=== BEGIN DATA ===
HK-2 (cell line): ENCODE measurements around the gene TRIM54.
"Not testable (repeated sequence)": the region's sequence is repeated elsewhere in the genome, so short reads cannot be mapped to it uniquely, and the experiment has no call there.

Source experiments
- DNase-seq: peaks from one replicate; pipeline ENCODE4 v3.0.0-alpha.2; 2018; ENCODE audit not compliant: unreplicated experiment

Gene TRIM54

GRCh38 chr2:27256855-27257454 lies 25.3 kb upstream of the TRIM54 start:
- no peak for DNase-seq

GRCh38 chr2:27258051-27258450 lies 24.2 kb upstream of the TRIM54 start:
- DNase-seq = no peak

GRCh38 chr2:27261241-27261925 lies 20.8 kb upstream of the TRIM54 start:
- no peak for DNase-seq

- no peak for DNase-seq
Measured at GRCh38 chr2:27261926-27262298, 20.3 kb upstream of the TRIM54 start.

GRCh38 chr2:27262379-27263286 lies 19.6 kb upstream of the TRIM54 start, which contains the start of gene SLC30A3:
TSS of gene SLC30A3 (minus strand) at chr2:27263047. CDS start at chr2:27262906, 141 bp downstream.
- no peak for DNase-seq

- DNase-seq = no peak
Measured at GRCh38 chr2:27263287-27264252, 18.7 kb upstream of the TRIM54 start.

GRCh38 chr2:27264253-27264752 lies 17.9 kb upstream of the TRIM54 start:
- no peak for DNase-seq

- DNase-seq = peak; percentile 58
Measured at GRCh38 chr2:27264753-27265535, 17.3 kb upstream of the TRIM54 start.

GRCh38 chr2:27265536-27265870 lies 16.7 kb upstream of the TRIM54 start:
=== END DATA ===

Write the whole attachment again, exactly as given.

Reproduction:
HK-2 (cell line): ENCODE measurements around the gene TRIM54.
"Not testable (repeated sequence)": the region's sequence is repeated elsewhere in the genome, so short reads cannot be mapped to it uniquely, and the experiment has no call there.

Source experiments
- DNase-seq: peaks from one replicate; pipeline ENCODE4 v3.0.0-alpha.2; 2018; ENCODE audit not compliant: unreplicated experiment

Gene TRIM54

GRCh38 chr2:27256855-27257454 lies 25.3 kb upstream of the TRIM54 start:
- no peak for DNase-seq

GRCh38 chr2:27258051-27258450 lies 24.2 kb upstream of the TRIM54 start:
- DNase-seq = no peak

GRCh38 chr2:27261241-27261925 lies 20.8 kb upstream of the TRIM54 start:
- no peak for DNase-seq

- no peak for DNase-seq
Measured at GRCh38 chr2:27261926-27262298, 20.3 kb upstream of the TRIM54 start.

GRCh38 chr2:27262379-27263286 lies 19.6 kb upstream of the TRIM54 start, which contains the start of gene SLC30A3:
TSS of gene SLC30A3 (minus strand) at chr2:27263047. CDS start at chr2:27262906, 141 bp downstream.
- no peak for DNase-seq

- DNase-seq = no peak
Measured at GRCh38 chr2:27263287-27264252, 18.7 kb upstream of the TRIM54 start.

GRCh38 chr2:27264253-27264752 lies 17.9 kb upstream of the TRIM54 start:
- no peak for DNase-seq

- DNase-seq = peak; percentile 58
Measured at GRCh38 chr2:27264753-27265535, 17.3 kb upstream of the TRIM54 start.

GRCh38 chr2:27265536-27265870 lies 16.7 kb upstream of the TRIM54 start: